(fib (- n 2))))))
function fib(n) {
return n === 0
? 0
: n === 1
? 1
: fib(n - 1) + fib(n - 2);
}
The memoized version of the same
procedurefunction
is
Original
JavaScript
(define memo-fib
(memoize (lambda (n)
(cond ((= n 0) 0)
((= n 1) 1)
(else (+ (memo-fib (- n 1))
(memo-fib (- n 2))))))))
(define (memoize f)
(let ((table (make-table)))
(lambda (x)
(let ((previously-computed-result (lookup x table)))
(or previously-computed-result
(let ((result (f x)))
(insert! x result table)
result))))))
function memoize(f) {
const table = make_table();
return x => {
const previously_computed_result =
lookup(x, table);
if (is_undefined(previously_computed_result)) {
const result = f(x);
insert(x, result, table);
return result;
} else {
return previously_computed_result;
}
};
}
Draw an environment diagram to analyze the computation of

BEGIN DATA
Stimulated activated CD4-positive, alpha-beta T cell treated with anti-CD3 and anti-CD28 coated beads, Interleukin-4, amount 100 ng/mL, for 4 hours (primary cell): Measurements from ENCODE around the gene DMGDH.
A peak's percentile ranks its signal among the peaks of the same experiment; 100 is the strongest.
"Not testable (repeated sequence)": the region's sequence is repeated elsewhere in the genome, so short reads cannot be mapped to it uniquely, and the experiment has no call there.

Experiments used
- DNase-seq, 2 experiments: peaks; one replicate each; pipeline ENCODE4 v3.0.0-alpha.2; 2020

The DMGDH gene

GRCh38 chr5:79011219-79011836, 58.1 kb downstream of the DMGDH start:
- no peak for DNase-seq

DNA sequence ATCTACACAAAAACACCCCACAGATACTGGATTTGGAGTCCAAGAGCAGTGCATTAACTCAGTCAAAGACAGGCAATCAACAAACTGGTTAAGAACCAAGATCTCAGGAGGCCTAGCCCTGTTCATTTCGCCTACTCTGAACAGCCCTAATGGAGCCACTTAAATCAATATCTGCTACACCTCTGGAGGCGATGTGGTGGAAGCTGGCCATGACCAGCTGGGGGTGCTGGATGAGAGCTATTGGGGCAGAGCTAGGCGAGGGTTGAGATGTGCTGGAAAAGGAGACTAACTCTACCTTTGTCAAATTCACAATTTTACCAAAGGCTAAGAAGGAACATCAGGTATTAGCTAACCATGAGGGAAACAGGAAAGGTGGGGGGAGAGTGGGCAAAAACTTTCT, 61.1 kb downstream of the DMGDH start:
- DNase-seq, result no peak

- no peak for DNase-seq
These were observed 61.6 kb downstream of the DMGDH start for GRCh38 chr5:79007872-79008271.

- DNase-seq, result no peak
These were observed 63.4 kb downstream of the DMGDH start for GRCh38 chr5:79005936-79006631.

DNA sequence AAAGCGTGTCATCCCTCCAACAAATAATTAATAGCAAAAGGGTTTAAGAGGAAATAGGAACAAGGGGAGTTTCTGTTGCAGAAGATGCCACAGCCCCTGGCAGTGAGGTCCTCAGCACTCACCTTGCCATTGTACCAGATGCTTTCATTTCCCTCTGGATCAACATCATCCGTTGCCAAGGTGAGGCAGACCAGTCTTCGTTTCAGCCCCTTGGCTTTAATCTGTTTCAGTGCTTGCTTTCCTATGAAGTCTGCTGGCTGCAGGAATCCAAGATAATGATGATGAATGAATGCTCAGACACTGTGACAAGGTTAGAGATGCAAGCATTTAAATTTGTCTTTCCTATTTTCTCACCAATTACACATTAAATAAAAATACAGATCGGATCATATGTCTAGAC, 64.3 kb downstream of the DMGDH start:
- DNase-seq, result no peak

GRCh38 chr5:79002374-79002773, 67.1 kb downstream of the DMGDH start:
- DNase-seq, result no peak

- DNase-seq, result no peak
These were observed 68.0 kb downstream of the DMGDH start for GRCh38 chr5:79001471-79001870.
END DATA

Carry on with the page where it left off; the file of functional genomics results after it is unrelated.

(memo-fib 3).memo_fib(3).
Explain why
memo-fibmemo_fib
computes the $n$th Fibonacci number in a number
of steps proportional to $n$. Would the scheme
still work if we had simply defined
memo-fibmemo_fib
to be
(memoize fib)?memoize(fib)?
There is currently no solution available for this exercise. This textbook adaptation is a community effort. Do consider contributing by providing a solution for this exercise, using a Pull Request in Github.
Because
assoc uses
equal?, it can recognize keys that are
symbols, numbers, or list structure.
Because assoc uses
equal, it can recognize keys that
are strings, numbers, or list structure.
[2]
Thus, the first backbone pair is the object that represents
the table itself; that is, a pointer to the table is a
pointer to this pair. This same backbone pair always starts the table.
If we did not arrange things in this way,
insert!insert
would have to return a new value for the start of the table
when it added a new record.